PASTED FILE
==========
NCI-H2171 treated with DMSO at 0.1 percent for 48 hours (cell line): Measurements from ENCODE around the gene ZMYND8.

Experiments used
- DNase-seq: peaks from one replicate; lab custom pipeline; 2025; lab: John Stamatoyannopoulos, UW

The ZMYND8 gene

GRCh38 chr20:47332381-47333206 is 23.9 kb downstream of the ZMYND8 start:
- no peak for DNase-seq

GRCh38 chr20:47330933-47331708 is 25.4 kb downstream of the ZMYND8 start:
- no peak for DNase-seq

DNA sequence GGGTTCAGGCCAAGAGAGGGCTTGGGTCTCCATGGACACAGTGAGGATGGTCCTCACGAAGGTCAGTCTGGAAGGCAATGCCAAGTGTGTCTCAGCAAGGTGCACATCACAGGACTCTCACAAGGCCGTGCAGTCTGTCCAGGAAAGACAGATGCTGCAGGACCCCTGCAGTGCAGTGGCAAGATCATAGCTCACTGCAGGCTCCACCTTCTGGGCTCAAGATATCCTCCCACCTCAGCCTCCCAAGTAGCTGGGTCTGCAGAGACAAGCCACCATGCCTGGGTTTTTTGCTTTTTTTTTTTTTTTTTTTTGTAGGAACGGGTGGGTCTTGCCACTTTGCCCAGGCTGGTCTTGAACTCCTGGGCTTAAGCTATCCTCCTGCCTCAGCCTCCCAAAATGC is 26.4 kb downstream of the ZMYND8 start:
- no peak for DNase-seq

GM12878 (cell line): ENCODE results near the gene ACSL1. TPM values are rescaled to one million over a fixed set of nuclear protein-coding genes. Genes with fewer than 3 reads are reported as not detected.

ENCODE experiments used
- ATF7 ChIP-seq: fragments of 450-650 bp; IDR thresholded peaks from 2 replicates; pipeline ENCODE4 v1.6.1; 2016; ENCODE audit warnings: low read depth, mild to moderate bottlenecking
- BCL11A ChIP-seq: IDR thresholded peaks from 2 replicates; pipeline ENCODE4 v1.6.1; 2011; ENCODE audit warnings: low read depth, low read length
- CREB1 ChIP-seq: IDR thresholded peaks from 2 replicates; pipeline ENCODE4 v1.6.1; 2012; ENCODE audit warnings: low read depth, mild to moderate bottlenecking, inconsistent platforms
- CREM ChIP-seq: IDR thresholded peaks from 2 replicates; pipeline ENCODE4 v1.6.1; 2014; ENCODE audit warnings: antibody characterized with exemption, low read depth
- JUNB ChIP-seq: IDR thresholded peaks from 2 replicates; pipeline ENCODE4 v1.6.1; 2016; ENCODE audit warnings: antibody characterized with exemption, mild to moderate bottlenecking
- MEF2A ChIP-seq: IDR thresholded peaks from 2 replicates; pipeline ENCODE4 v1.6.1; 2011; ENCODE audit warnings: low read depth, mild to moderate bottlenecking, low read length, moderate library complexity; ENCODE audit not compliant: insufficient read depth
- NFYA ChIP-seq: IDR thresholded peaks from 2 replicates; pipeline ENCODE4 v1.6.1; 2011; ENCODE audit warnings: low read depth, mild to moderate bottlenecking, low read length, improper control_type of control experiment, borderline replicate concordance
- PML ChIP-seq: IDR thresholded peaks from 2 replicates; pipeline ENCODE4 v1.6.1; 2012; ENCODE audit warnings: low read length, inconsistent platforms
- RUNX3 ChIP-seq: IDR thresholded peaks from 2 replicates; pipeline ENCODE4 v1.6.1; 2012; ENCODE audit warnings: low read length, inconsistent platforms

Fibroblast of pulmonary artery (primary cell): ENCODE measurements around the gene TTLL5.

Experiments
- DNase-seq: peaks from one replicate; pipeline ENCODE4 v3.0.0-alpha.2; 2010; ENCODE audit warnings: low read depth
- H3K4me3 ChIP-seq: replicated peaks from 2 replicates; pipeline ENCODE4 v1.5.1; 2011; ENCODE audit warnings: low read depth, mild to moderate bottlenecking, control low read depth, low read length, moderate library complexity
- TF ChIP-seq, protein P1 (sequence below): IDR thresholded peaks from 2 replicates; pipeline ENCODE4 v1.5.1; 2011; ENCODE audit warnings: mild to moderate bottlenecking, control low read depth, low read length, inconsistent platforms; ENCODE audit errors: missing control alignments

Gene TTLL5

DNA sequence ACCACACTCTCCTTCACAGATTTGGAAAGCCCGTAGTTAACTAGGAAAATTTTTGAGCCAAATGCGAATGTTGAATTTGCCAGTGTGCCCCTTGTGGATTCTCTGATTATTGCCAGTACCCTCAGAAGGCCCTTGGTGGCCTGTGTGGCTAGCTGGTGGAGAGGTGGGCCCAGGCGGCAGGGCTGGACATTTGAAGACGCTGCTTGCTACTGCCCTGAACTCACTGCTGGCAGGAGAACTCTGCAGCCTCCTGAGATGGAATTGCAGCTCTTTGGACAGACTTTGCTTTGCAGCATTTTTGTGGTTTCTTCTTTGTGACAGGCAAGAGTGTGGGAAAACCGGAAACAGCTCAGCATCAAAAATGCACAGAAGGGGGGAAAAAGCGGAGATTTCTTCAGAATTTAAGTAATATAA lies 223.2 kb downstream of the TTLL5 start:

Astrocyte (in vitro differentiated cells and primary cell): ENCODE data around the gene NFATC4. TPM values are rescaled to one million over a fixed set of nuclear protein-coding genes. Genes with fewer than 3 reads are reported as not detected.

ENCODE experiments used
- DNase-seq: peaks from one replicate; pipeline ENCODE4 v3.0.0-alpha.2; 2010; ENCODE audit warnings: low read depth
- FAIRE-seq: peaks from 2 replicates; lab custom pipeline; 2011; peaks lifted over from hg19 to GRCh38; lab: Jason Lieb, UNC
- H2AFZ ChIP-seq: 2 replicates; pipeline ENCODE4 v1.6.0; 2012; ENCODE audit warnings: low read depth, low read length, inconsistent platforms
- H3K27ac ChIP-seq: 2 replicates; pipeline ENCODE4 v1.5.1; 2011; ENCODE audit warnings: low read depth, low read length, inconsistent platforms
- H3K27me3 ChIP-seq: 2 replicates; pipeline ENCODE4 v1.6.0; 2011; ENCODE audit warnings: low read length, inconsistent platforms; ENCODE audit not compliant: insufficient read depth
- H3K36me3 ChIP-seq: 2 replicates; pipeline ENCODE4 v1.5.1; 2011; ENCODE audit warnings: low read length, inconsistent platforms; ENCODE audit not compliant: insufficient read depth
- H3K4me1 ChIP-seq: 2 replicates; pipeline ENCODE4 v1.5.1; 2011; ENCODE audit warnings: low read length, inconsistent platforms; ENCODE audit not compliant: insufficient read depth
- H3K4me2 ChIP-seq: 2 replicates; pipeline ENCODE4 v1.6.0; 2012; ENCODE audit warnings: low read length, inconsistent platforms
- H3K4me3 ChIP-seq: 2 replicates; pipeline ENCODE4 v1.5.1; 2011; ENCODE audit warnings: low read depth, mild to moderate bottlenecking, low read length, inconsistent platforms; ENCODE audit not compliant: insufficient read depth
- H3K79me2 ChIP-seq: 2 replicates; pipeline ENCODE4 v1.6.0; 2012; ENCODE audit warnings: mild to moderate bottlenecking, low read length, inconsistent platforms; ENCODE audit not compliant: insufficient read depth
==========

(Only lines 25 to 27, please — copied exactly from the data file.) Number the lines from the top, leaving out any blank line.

- H3K4me3 ChIP-seq: replicated peaks from 2 replicates; pipeline ENCODE4 v1.5.1; 2011; ENCODE audit warnings: low read depth, mild to moderate bottlenecking, control low read depth, low read length, moderate library complexity
- TF ChIP-seq, protein P1 (sequence below): IDR thresholded peaks from 2 replicates; pipeline ENCODE4 v1.5.1; 2011; ENCODE audit warnings: mild to moderate bottlenecking, control low read depth, low read length, inconsistent platforms; ENCODE audit errors: missing control alignments

Gene TTLL5